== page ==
Antipodal language of manuscripts, fragments of male and female figures, color contrasts, confrontation of green and white, atmosphere of pleasant and unpleasant, hints of end and birth, indefiniteness of space and time, strengthens the dynamics of painting skills and intellectual impulse.

The hints of the female body (paintings The fruit of imagination and Instinct – Mistress of darkness), entering the sphere of the female, only in segments, allude to this volatile, vague, mystical, surprising nature of a woman. The present sensuality further undermines that impression, yet the artist’s aspiration transcends sensory impulses and explores what is behind of sexuality and instincts, and even the mirror symbol does not demystify the narcissism, the postulate of beauty but enters the realm of the ontological. The reflection in the mirror (paintings The fruit of Imagination and Portrait pour Odilon Redon) is not physically logical because it questions what is behind what should be in the mirror itself, what we see, or we are just used to seeing, and on a metaphysical level what is true – what we see, think or feel. All these questions, both of the artist and the observer, do not stop, like water that is in constant flow. In the pictures, however, it is swamp water that is stagnant by nature, or we are the only ones who perceive it superficially. A very clear and frequent symbol of constant movement, are ladders on the paintings (paintings Prayer, The virgin source, Boy and the ark), here as a symbol of spiritual and immaterial movement.

Despite the individual reading of the paintings, our persistence to translate each phantasmagoria with the language of the rational, it is irrelevant to sporadically underestimate the meaning, because Veljko strives for the general totality  of his art. Each image is a unit and part of a puzzle in the search for universal meaning, absolute truth and knowledge. The tragedy of searching, the comedy of the found, the mystery of a woman or life, levitate in the undefined space of our spirit, in different shades of green.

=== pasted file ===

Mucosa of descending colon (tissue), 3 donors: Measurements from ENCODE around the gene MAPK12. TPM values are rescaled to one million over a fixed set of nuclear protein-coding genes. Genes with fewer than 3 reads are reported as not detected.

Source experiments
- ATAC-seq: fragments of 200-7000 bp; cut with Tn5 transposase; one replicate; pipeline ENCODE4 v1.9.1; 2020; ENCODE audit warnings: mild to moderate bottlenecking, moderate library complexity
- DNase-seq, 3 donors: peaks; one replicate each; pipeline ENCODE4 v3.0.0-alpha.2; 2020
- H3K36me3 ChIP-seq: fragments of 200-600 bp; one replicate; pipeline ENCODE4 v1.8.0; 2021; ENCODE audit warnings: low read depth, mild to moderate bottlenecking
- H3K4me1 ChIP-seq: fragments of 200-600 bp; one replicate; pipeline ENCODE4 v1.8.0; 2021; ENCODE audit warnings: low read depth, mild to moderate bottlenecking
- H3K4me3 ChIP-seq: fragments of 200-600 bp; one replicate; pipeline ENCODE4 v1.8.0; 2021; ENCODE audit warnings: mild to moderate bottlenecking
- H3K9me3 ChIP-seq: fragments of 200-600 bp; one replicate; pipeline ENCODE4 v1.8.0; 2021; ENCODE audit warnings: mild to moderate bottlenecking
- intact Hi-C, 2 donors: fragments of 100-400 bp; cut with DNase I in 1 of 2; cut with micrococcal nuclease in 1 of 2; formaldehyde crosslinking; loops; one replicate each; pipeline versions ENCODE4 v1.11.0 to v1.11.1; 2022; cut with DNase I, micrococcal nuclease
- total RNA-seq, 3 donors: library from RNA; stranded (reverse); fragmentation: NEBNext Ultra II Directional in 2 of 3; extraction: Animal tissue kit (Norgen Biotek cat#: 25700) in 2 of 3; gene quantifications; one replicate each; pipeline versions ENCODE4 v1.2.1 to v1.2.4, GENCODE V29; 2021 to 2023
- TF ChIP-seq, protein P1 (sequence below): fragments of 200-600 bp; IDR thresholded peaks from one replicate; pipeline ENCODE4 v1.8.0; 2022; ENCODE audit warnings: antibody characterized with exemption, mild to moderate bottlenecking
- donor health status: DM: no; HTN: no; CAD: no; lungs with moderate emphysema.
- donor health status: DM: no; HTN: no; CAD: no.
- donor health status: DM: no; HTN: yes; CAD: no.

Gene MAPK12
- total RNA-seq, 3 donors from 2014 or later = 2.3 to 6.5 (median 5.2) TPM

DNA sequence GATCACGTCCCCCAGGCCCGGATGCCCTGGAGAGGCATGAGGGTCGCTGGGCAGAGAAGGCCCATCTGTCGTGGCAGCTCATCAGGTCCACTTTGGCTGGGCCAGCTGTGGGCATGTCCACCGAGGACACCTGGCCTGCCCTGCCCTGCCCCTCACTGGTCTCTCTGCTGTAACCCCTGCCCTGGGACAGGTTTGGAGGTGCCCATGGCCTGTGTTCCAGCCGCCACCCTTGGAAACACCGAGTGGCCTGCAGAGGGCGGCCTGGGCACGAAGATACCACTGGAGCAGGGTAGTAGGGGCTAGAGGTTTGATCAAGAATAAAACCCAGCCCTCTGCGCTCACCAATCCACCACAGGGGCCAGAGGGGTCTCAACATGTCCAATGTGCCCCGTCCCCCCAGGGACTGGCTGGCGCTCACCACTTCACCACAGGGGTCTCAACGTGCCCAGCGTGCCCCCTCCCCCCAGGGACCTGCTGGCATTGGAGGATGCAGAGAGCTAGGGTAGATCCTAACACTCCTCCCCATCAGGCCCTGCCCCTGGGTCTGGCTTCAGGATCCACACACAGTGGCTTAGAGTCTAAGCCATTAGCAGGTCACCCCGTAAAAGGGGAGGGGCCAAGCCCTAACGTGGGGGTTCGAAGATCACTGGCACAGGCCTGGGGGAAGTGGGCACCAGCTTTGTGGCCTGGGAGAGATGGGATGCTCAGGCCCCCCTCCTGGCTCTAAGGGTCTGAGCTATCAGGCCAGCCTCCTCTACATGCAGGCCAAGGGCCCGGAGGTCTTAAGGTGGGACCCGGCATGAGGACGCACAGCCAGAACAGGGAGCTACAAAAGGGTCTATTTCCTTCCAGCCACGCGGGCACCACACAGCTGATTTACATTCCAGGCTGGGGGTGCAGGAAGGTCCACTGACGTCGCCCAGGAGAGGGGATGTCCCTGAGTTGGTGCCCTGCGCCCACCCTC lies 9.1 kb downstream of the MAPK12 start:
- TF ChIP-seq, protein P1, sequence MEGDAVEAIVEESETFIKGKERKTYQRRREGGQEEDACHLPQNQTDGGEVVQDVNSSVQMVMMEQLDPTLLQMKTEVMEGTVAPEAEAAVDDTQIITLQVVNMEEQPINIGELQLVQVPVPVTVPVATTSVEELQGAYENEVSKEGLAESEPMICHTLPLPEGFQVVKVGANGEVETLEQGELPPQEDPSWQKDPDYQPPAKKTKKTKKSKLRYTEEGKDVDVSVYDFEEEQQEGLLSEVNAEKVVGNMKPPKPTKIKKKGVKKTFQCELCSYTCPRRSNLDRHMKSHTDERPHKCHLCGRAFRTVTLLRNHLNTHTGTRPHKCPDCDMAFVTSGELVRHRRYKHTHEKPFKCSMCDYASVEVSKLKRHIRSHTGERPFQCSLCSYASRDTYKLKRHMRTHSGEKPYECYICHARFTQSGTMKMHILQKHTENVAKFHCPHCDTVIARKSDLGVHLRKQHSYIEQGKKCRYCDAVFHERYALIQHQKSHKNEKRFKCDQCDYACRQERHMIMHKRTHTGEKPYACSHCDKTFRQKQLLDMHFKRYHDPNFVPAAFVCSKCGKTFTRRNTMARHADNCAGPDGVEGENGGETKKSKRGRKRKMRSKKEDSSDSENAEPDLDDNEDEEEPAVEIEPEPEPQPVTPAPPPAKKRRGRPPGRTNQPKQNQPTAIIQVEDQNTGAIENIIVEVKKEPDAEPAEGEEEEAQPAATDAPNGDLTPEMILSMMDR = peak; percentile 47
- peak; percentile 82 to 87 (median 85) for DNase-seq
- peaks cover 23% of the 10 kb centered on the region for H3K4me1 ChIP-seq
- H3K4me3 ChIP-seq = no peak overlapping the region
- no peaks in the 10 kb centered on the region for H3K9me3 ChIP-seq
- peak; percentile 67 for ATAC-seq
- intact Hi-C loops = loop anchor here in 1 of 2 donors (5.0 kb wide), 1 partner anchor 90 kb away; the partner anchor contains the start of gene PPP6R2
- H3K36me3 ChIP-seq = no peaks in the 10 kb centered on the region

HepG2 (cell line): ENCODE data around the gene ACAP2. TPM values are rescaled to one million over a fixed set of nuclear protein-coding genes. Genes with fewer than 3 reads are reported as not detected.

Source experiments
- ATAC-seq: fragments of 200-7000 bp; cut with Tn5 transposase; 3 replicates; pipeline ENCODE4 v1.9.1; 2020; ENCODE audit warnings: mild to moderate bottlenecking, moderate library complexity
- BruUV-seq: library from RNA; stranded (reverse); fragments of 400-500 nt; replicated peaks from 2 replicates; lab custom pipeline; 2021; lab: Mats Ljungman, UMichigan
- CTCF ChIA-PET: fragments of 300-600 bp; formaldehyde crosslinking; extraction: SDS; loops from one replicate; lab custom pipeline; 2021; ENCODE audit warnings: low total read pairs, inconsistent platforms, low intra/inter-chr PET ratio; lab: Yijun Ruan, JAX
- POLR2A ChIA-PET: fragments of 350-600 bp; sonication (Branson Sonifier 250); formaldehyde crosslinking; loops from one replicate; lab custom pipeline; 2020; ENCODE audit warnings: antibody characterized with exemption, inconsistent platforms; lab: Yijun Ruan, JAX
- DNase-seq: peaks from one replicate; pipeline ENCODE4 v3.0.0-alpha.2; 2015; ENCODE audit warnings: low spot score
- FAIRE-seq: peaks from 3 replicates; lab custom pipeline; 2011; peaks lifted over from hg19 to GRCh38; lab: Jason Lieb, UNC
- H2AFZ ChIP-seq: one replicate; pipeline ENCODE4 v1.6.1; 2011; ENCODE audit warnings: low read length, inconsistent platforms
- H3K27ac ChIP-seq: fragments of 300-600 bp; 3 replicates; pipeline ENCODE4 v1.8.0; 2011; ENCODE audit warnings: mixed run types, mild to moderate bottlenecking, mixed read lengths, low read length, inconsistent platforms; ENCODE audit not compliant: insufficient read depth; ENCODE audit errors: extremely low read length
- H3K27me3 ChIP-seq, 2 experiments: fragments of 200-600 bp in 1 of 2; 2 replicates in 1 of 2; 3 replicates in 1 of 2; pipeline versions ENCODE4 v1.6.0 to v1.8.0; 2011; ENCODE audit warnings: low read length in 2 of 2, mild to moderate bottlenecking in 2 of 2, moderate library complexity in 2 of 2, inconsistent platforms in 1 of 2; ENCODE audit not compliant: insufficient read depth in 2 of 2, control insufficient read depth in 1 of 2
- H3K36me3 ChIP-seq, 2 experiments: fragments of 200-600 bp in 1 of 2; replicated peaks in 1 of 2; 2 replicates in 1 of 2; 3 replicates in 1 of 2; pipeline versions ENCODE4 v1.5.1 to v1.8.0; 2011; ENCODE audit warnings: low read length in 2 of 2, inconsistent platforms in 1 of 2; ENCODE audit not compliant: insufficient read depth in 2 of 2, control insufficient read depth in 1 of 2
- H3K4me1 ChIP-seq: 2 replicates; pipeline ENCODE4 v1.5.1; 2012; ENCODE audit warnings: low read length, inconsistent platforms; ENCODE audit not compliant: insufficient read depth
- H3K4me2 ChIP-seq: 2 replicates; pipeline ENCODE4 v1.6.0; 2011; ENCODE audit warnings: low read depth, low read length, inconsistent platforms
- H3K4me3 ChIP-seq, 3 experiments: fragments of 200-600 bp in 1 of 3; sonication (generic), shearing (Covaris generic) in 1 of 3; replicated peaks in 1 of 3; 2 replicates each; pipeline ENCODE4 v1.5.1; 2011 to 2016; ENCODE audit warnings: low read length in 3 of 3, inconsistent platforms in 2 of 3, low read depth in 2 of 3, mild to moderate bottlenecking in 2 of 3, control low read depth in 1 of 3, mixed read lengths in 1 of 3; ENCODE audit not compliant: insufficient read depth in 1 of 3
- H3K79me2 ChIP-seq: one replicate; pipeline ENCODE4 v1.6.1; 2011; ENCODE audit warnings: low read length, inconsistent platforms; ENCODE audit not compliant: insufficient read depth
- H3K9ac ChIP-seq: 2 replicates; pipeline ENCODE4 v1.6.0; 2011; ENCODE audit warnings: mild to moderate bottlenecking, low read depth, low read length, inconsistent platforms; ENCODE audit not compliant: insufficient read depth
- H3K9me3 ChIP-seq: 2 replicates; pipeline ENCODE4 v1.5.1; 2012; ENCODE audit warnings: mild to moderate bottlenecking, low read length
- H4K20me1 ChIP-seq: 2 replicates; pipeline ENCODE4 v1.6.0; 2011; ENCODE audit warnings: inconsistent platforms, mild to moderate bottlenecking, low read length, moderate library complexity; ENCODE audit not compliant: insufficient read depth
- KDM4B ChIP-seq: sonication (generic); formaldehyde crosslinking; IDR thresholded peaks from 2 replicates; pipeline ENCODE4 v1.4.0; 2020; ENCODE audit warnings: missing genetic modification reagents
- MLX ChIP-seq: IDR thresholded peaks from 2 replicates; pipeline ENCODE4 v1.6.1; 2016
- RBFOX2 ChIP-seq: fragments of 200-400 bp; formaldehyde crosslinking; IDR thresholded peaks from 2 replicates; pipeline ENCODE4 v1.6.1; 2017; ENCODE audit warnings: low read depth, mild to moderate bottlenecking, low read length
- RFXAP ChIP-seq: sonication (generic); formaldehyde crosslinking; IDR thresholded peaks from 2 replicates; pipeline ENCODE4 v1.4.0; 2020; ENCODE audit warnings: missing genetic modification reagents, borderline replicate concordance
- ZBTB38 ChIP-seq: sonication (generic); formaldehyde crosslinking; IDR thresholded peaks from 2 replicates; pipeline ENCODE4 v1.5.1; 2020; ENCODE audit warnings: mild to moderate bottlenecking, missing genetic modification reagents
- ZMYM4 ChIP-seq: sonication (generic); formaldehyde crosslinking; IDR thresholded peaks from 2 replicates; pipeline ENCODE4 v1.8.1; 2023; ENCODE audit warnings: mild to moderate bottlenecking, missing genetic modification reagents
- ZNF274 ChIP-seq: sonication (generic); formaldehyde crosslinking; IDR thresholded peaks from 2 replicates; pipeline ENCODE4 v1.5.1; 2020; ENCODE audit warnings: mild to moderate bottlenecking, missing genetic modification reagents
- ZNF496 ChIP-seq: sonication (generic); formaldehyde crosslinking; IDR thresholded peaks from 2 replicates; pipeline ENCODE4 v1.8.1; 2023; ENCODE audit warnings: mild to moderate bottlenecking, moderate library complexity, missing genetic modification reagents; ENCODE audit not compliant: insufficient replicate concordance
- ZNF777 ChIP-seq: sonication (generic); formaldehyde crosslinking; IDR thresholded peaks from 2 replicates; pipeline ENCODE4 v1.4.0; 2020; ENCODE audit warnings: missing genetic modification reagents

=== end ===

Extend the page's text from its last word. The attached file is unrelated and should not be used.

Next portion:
Mira Vujović

Art historian

„Thus, the most educated man in the city was also the most miserable. A huge treasure lay in it stacked and unused, and it was worse than not knowing anything. Or he was more unhappy because he didn’t need anything, nothing concerned him, and he didn’t care if he knew anything or not. Although it is not clear to me whether the images of imagination in him would have been more vivid if he had known less. Or his knowledge made them nobler. I just wondered, for no reason and without need, because the answer, even if it were, doesn’t matter. Surely no one would learn or acquire knowledge so that his opium fantasies would be richer. His everything is a secret.

He is completely walled in, like a mound. You don’t see anything in him, he doesn’t say anything about himself.” (Fortress, Meša Selimović)